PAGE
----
An Important Role for Rating Scales

An integral part of the program was having the patients complete rating scales at each visit, including scales for measuring pain, emotional distress, generalized anxiety and depression disorder (GAD), symptoms such as nausea, and financial distress. Ms Reiser explained that because the scales made patients’ difficulties in each category more measurable, clinic nurses found talking with patients about their difficulties was easier. “We can see the severity of different things like how financially distressed the patient is going to be, and if we look at that scale we can explore those options deeper,” she explained. “We obviously can’t cover everything, but if we see that a patient’s financial distress is much higher and her nausea scores are also higher, then those are the things we can focus on.”

The day before the meeting the nurse navigator reviews the patients’ charts and all their scores. She reads any notes that the palliative care clinicians have made delineating the patient’s needs.  The next day she leads a 1-hour meeting with the whole team. They review a list of patients who will be coming to the clinic. They also take note of patients new to the MBC-SEA program so those patients can be given a packet containing educational and counseling materials.


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The nurse navigator has flagged some patients on the list as requiring more discussion, and the group discusses those patients further. Approximately 60 to 75 patients with metastatic breast cancer are treated at the clinic each week, but not all of them score high on psychosocial distress. However, for those who do, the staff alerts palliative care, social work, the collaborative practice nurses, and the nurse practitioner of their needs. Patients’ needs are addressed at clinic the following week, and the patients complete the rating scales at each subsequent clinic visit. This allows the researchers to track their scores and ascertain improvement.

With the MBC-SEA Program of Care in place, the team found a statistically significant increase in referrals to palliative care and social work, and a subsequent significant decrease in generalized anxiety, distress, and symptom severity. They inferred that the improvement took place because the nurse navigator was able to coordinate the referrals needed to address patients’ needs.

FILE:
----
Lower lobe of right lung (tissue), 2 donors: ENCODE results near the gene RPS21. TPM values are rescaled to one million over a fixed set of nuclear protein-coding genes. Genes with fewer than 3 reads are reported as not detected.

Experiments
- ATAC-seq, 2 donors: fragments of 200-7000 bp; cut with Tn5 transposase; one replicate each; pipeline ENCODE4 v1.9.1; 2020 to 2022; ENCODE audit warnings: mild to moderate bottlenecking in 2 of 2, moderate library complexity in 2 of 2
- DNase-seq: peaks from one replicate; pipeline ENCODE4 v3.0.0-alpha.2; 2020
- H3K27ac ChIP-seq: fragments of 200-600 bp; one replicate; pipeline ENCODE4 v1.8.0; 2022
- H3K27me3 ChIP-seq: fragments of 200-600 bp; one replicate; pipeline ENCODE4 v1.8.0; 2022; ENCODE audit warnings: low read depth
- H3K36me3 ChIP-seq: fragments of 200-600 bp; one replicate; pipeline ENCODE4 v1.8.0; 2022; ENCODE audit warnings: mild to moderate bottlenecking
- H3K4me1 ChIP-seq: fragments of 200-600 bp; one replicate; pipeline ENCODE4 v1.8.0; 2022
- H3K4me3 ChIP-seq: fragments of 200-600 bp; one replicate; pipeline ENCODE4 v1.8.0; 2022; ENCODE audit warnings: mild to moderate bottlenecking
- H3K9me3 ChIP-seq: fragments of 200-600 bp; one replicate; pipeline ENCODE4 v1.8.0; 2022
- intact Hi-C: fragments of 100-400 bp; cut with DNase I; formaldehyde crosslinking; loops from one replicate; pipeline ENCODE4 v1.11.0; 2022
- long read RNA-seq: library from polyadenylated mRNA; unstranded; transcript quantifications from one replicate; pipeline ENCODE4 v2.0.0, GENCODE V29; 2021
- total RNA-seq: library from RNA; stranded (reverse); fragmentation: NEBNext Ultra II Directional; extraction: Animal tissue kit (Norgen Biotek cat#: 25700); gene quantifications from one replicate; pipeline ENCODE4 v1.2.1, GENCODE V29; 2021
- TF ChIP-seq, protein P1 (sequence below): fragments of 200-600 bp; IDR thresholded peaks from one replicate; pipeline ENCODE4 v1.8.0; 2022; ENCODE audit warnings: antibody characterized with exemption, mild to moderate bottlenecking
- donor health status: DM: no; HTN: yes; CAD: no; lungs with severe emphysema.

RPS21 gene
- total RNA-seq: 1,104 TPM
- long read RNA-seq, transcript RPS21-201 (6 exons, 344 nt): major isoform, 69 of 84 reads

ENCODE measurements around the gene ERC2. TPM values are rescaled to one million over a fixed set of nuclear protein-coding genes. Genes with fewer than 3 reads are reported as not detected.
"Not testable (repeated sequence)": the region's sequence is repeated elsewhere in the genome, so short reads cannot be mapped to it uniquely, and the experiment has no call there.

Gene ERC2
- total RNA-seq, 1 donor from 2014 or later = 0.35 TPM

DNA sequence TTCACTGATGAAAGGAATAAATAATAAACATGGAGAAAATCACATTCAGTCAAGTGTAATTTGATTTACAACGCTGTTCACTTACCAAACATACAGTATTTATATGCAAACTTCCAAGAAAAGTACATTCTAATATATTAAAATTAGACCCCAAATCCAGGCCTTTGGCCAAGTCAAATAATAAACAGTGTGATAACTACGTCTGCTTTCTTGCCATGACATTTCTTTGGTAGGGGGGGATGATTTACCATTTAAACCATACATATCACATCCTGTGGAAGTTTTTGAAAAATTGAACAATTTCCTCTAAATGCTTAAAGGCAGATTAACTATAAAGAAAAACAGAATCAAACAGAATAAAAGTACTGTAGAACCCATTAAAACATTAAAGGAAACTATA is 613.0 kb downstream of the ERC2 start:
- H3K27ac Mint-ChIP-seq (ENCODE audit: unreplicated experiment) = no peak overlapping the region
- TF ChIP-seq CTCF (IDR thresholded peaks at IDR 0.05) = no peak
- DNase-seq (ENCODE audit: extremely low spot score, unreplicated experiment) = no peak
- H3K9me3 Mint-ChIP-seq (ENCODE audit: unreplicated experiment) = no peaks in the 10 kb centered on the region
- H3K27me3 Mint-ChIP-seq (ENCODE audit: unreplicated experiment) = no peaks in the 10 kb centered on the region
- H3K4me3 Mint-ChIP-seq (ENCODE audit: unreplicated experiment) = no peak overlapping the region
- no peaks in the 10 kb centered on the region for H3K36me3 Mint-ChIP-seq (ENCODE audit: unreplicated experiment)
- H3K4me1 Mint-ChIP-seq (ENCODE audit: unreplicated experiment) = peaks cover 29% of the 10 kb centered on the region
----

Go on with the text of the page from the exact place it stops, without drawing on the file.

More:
The Takeaway

“I’d look at what available resources are already being used to evaluate a patient, whether it’s a pain score, or if the patient is coming in more often, maybe she’s having readmissions. If there is no scale to measure anxiety and distress, discuss creating one with other staff,” Ms Reiser advises oncology nurses in local hospital clinics. “And of course, the nurse should discuss these things with the patient, because it’s so important.

“Ultimately these symptoms are going to affect her quality of life and other medical outcomes. If we’re able to better control a patient’s symptoms and she’s better able to handle her finances, then it will be easier for the patient to come in to the clinic and get treatment.”

The MBC-SEA team told Oncology Nurse Advisor that they want to give people hope, no matter what stage their cancer is. Ms Reiser added, “I think there has to be hope in every day. We talk about quality of life and helping each person to find the meaning in her life whatever that is for her.”

Reference

1. Reiser V, Rosenzweig M, Welsh A, Ren D, Usher B. The Support, Education, and Advocacy (SEA) Program of Care for Women With Metastatic Breast Cancer: a nurse-led palliative care demonstration program [published online April 11, 2019]. Am J Hosp Palliat Care. doi: 10.1177/1049909119839696